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  • Bitcoin and other cryptocurrencies have become part of the mainstream over the past decade.
  • A new YouTube show is dedicated to covering crypto's real-life applications.
  • From NFTs to NFL players, alternative financial systems are gaining a foothold in culture.

In 2009, the world was introduced to bitcoin, the first cryptocurrency, created by Satoshi Nakamoto (a pseudonym). Bitcoin's purpose was to reclaim control from financial establishments by putting power back into the hands of the people. Since then, more than 12,000 cryptocurrencies have been established in the form of altcoins, stablecoins, and tokens.

But while the media has mainly covered the Crypto market from a business and finance perspective, the industry goes much further than that, interacting with many aspects of the modern world.

A new show is changing the way crypto is covered in mainstream media

To increase the attention paid to these real-life applications, Ledger, which provides state-of-the-art hardware security and software solutions for crypto users, launched a YouTube show, "Down the Rabbit Hole," that covers crypto in a user-friendly, pop-culture-relevant way.

Most crypto coverage is focused on prices, with articles invariably questioning whether a crypto bubble is coming. Ledger is showing that actually, crypto has plenty of real-life use cases.

Hosted by Ariel Wengroff, a former executive producer for Vice Media, where she was nominated for an Emmy for the documentary "Woman with Gloria Steinem," "Down the Rabbit Hole" embraces every aspect of crypto, whether that's NFT artists, BTC maximalists, smallholders, builders, or buyers.

Each episode features four segments: the main interview, where the audience meets an aspiring or aspirational crypto figure; a "7 Days in Crypto" section on recent news; a short report highlighting how, where, and why crypto is changing people's lives; and a deep dive on the crypto revolution for the arts.

"In five to 10 years, crypto and digital assets will be the dominant tool of payments and transactions, and Web3 will be the new internet, giving autonomy back to the people," Wengroff said. "'Down the Rabbit Hole' shines a spotlight on these emerging trends around the globe."

Crypto is upending the status quo, from cities to sports stars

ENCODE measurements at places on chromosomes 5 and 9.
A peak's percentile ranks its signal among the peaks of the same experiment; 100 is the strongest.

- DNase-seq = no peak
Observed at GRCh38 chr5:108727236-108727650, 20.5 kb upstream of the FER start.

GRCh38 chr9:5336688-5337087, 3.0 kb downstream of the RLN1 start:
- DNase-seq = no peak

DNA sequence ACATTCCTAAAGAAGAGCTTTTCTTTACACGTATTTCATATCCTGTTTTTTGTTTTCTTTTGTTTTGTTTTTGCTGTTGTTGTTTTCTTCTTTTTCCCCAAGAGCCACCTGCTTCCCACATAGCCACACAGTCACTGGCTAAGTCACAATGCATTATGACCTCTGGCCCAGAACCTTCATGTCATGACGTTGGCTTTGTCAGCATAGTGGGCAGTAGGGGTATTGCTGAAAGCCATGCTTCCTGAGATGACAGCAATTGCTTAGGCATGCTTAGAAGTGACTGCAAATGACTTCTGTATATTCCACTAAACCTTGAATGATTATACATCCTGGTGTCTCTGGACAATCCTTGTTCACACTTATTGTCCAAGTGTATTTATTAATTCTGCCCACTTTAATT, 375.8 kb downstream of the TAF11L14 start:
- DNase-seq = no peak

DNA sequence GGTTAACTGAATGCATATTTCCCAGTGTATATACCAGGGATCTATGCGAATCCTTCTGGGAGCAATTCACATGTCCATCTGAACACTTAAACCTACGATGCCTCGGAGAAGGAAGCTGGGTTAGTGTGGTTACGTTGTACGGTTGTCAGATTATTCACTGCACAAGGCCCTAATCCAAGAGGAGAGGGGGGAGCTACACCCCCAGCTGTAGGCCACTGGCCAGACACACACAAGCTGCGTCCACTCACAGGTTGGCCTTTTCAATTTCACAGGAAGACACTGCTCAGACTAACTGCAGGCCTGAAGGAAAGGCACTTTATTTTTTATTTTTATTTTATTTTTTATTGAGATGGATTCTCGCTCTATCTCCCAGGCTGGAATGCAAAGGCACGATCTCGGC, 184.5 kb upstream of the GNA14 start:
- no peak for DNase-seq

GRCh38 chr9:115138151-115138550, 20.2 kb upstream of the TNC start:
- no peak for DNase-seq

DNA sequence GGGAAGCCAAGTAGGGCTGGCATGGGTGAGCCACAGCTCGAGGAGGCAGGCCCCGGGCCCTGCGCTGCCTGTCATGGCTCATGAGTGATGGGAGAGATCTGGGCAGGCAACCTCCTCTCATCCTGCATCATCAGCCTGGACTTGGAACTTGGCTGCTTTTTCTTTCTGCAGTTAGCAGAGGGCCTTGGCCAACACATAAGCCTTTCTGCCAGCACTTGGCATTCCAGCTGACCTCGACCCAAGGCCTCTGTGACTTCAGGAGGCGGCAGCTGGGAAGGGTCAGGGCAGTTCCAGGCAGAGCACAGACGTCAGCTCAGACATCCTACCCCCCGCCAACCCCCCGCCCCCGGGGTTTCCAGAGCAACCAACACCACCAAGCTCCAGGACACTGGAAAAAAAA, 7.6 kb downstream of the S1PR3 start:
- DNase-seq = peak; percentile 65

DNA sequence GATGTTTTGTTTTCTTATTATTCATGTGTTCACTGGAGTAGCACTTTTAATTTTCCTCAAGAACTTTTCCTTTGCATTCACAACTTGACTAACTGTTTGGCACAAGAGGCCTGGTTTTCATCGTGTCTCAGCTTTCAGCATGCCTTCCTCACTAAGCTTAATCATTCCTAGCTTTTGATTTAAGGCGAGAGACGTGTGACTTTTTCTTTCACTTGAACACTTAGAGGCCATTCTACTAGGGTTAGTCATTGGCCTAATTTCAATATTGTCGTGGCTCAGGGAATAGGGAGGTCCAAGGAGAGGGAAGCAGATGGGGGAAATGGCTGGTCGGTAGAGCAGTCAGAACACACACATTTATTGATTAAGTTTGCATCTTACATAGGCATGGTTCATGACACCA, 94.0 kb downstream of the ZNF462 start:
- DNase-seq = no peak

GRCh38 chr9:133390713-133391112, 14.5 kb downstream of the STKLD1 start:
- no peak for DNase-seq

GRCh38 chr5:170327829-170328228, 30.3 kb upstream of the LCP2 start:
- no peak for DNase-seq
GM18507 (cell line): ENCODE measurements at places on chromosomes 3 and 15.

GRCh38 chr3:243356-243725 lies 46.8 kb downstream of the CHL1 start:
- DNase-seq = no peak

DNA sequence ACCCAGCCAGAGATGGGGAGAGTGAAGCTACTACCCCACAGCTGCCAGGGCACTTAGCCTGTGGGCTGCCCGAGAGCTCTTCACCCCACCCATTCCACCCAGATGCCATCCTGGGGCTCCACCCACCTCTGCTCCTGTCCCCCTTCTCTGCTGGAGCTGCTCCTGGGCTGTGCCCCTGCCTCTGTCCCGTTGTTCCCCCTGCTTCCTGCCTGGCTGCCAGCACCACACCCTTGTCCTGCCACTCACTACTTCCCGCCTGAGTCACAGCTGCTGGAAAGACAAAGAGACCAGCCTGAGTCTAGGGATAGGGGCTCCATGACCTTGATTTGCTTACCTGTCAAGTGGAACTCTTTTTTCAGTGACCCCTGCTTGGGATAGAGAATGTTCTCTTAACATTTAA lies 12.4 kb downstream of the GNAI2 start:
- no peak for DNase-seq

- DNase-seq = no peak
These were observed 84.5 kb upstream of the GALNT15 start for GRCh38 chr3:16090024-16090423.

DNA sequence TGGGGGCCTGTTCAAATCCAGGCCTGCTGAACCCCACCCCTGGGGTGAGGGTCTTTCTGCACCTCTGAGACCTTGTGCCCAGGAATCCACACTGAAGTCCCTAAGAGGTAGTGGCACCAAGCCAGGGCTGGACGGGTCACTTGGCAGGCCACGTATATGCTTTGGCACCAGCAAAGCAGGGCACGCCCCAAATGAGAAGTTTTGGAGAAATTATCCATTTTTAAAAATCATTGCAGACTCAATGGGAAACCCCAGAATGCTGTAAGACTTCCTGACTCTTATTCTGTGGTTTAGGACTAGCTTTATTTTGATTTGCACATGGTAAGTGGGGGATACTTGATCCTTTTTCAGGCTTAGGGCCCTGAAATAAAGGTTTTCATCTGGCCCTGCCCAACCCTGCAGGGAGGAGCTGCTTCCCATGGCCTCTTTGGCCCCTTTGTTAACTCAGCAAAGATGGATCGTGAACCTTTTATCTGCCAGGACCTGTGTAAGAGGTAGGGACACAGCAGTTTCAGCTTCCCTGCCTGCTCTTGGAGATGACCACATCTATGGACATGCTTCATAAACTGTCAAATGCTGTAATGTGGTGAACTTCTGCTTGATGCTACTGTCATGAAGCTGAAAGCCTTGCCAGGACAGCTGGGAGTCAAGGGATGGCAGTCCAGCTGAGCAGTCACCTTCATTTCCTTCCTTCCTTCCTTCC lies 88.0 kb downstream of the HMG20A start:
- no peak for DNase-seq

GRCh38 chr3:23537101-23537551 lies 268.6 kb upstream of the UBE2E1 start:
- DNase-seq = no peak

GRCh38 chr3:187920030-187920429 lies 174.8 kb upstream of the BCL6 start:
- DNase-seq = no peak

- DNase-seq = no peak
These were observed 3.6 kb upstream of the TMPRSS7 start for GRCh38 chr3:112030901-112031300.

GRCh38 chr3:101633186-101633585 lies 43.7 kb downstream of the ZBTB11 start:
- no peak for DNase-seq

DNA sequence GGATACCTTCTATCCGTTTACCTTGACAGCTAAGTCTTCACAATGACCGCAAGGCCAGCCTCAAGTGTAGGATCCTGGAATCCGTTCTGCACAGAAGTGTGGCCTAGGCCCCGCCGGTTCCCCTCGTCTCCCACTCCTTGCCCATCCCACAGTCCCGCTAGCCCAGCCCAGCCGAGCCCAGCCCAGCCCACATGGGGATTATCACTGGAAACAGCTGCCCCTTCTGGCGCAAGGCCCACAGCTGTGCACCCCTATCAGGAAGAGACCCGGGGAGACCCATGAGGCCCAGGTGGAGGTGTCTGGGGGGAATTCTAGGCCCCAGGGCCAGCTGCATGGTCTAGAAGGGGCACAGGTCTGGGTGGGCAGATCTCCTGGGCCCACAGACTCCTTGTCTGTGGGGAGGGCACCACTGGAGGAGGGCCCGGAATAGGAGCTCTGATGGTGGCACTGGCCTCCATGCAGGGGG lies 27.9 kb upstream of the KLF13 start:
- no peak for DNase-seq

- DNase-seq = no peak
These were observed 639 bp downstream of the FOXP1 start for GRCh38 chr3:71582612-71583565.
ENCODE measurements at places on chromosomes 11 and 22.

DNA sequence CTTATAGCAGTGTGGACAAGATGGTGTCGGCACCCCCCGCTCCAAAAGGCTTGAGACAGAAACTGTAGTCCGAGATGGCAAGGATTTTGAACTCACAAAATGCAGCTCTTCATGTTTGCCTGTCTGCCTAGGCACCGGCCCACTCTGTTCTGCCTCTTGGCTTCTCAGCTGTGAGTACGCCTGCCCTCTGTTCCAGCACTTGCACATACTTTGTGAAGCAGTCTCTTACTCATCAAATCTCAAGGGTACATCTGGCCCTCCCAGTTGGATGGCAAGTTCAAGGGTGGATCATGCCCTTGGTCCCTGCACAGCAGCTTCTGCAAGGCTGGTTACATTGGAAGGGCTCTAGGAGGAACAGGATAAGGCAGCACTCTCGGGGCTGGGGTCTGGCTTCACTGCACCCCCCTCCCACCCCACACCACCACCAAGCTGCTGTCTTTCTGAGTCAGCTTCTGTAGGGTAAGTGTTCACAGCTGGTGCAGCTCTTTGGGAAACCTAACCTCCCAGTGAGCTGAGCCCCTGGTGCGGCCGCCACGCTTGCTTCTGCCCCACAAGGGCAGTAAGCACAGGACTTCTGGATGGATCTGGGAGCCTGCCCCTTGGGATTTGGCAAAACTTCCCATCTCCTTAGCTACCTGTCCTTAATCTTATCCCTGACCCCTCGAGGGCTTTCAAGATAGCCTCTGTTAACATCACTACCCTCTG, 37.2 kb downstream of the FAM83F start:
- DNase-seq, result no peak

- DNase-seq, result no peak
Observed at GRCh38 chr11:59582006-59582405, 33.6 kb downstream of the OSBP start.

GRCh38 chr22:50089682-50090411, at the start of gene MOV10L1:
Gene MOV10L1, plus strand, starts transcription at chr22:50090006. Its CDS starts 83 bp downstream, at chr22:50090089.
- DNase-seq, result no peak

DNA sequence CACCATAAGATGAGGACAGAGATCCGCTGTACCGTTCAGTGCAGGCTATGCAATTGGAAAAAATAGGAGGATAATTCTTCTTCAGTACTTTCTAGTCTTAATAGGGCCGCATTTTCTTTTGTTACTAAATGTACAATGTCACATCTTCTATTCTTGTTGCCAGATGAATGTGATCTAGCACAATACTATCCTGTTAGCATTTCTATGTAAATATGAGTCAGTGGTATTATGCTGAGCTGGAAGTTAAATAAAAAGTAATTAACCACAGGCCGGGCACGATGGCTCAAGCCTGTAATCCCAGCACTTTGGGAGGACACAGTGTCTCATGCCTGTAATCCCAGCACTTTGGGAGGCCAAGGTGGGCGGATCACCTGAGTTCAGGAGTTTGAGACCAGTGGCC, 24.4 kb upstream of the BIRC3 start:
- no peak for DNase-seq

One example of a real-world application of crypto is bitcoin's adoption in El Salvador. President Nayib Bukele said on June 5 that he would declare it legal tender, and for many in the country, its introduction brings the promise of financial liberty. Before, about 50,000 Salvadorans, out of a population of nearly 6.5 million, were using bitcoin, many of them living in the coastal town of El Zonte.

It's hoped that bitcoin will ease some of the country's economic problems. Citizens abroad often send money home, accounting for up to one-fifth of El Salvador's GDP — but they have to pay high transaction costs, and 70% of Salvadorans don't have a bank account. By delivering quick and easy transactions, bitcoin may bridge that gap.

Arnhem, a city in the Netherlands that has proclaimed itself the world's most bitcoin-friendly city, is another example of official adoption of bitcoin to demonstrate that there are alternatives to the current financial system.

Another increasingly popular crypto interaction is nonfungible tokens, or NFTs. Despite having no tangible form, these digital representations are changing the dynamics of traditional structures and helping shore up the creator economy. NFTs empower creators to earn steady revenue, giving them the platform to own their economy, maintain control over their creations, and engage with their followers.

In episode two of "Down the Rabbit Hole," we meet Osinachi, an artist from Lagos, Nigeria. Osinachi, who describes himself as "Africa's foremost crypto artist," was the first African artist to sell an NFT at the highly traditional British auction house Christie's.

Earlier this year, NFTs became firmly established in the mainstream thanks to Mike Winkelmann, the artist known as Beeple, whose digital artwork "Everydays: The First 5000 Days" sold for $69 million at Christie's. "Down the Rabbit Hole" examines the history of NFTs, with a segment that focuses on Larva Labs, the brains behind CryptoPunks, and the craze around its famous NFTs.

Cryptocurrency is also gaining a foothold in the sporting world. In the first half of 2021, crypto brands spent more than $107 million on sports sponsorships agreements. Lionel Messi being paid in crypto fan tokens as part of his contract with Paris Saint-Germain and Trevor Lawrence of the Jacksonville Jaguars receiving a significant signing bonus in crypto show that the alternative currencies are moving further into the mainstream.

Crypto in the gaming industry has also grown significantly, aided by the introduction of Web3. Axie Infinity, which features on an episode of "Down the Rabbit Hole," is an NFT-based online video game that enables players to earn a meaningful income. The largest NFT collection in the game amounts to a total trading volume of over $2.2 billion. Axie Infinity is becoming a "metaverse," a universe where people move freely about as avatars, encapsulating an otherworldly future.

These are just a few of the areas Ledger will be covering on "Down the Rabbit Hole." Crypto is more than just an obscure object traded on Wall Street — it's very much a part of the real world, with real stories to match.

Learn more about how Ledger can help you protect your digital assets.

This article was produced by Insider Studios with Ledger .